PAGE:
Border Patrol agent Robert Rodriguez, working in the Rio Grande Valley
In Texas' Lower Rio Grande Valley, Border Patrol agents must ignore blistering heat and 25 mile-an-hour winds. Their job is simple: Catch terrorists, people without papers or those carrying drugs.
An immigrant child looks out from a U.S. Border Patrol bus.
AP Photo/David J. Phillip, File
A 15-year-old fleeing violence in El Salvador came to the US in 1985. Her case set in motion a Supreme Court decision that would affect how authorities treat children in their custody for decades.
The Trump administration’s new family separation policy has become a hot issue in Mexico’s presidential election. All four candidates say that Mexico must do more to respect the human rights of Central American migrants.
AP Photo/Jae C. Hong
Mexico elects a new president on July 1. Frontrunner Andrés Manuel López Obrador says Trump's immigration policy is 'arrogant, racist and inhuman' and that he won't do the US's 'dirty work' anymore.
Hashtags at the ready.
The power of the mainstream media to put pressure US government policy should not be underrated.
Children wait at a private charity after being released by Customs and Border Protection.
AP Photo/Eric Gay
United's CEO called the Trump policy 'in deep conflict' with his company's values, the latest example of a corporate leader speaking out on a political issue, something almost unheard of a few decades ago.
The United Nations has called a new Trump administration policy of separating migrant families and detaining children ‘abuse.’
Trump hopes migrants won't come if they know their children will be taken away. That grim logic ignores the inescapable dangers that drive thousands of Central Americans to flee their homes each year.
Mexico has been doing the U.S.‘s 'dirty work’ on immigration for too long, says the front-runner in the country’s July 1 presidential election.
AP Photo/Eduardo Verdugo
Trump's anti-immigrant policies are leading more Central Americans to stay put in Mexico. Mexico's presidential candidates have a lot to say about that, and none of it involves mass deportations.
Detainees sleep in a holding cell at a processing facility in Brownsville, Texas.
AP Photo/Eric Gay
Interviews with hundreds of unaccompanied minors in Los Angeles reveal that relationships with US sponsors can be complicated.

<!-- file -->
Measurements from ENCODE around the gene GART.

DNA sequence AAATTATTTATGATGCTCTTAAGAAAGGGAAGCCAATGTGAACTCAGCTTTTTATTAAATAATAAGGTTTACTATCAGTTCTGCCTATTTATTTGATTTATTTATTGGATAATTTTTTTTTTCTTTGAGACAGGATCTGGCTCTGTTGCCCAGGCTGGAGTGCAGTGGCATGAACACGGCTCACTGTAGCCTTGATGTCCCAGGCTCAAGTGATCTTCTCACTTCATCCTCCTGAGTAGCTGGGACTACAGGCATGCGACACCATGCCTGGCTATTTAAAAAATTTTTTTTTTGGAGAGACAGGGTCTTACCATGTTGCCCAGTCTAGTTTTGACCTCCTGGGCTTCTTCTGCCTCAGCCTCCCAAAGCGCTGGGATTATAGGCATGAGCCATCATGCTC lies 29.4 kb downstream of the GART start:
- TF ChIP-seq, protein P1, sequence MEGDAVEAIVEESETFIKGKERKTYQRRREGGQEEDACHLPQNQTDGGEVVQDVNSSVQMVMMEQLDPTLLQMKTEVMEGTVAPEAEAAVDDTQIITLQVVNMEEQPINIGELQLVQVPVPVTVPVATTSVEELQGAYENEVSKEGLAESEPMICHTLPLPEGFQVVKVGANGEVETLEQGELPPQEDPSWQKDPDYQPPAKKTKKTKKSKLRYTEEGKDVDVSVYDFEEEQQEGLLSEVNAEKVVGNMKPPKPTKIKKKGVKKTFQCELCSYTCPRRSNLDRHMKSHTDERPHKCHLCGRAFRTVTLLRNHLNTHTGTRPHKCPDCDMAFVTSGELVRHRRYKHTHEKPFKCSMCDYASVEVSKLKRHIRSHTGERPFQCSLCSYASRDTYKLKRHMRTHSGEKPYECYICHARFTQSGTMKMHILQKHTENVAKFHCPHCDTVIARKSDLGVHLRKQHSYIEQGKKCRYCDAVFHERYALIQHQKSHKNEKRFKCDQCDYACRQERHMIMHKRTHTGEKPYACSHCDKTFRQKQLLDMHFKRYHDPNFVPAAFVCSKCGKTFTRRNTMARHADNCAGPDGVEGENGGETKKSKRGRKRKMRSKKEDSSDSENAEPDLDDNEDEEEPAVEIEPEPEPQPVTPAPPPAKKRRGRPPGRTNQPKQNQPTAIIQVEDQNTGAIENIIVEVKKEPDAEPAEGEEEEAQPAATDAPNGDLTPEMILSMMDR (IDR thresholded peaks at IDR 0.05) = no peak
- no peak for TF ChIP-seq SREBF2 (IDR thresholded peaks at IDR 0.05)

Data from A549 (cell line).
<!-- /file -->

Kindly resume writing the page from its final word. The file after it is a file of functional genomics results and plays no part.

Members of a caravan of migrants from Central America.
Some 200 Central Americans who fled violence at home want to apply for asylum in the US. Trump says they're 'not welcome.' Here, key info on the 'caravan' to the US-Mexico border.
US-Mexico border fence that separates Tijuana, Mexico, from San Diego, Calif.
AP Photo/Rodrigo Abd
A scholar documented the risks a migrant faced after deportation, including his becoming involved in smuggling people across the border.
Even pocket parks in cities (Duane Park in Lower Manhattan, pictured here) can shelter wildlife. Read below for ideas about urban biodiversity and other green innovations.
Trump administration rollbacks dominated news about the environment in 2017 – but beyond Washington D.C., many researchers are developing innovative visions for a greener future.
Undocumented migrants are among those helping to rebuild the hardest-hit areas of Oaxaca state, where federal aid has been slow to trickle down.
Presidencia de la República Mexicana CC-by-2.0
A brigade of migrants from Honduras, El Salvador, Nicaragua and Guatemala have interrupted their trek north to stay in Mexico and support earthquake recovery efforts.
Is Donald Trump hoping to trade dreams for bricks?
From south of the border, Trump seems to be using DACA as a diplomatic weapon in his ongoing power struggle with the Mexican government. That just hurts 800,000 people and helps President Peña Nieto.
In Big Bend National Park’s Santa Elena Canyon, the Rio Grande separates the United States (left) from Mexico (right).
Instead of building a wall on the US-Mexico border, a landscape architect calls for restoring the Rio Grande and turning its course into an international park – an idea first proposed in the 1930s.
Activist art makes clear that the border dynamic is a lot more complex than Trumps's 'them/us' rhetoric.
A mariachi band performs during a protest against U.S. President Donald Trump’s proposed border wall, in Monterrey, Mexico.
Can the U.S. recover its once positive image among Mexicans? Trade, immigration and cultural ties stand to suffer.
A U.S. Customs and Border Protection officer hands documents to a woman entering the U.S. from Mexico.
Brad Doherty/AP Photo
President Trump wants to renegotiate or eliminate NAFTA because of its impact on U.S. trade, but the accord is also a cornerstone of continental cooperation on security issues as well.
US Attorney General Jeff Sessions speaks to law enforcement officers in St. Louis.
Trump's administration plans to ramp up prosecution of unauthorized border crossings. Here's the story of how it became illegal in the first place.
A Salvadoran family who fled to the U.S. when armed men killed the father.
AP Photo/LM Otero
Despite Trump’s rhetoric, Mexicans are no longer crossing the border in massive numbers. Data show a new group of migrants is arriving, and for very different reasons.
Border Patrol officers detaining immigrants in a field after a few local raids.
U.S. Border Patrol Museum
In 1954, US Border Patrol's Operation Wetback promised to deport millions of undocumented Mexicans. It fell far short of its target, but made a mark in the minds of immigrants who lived in fear.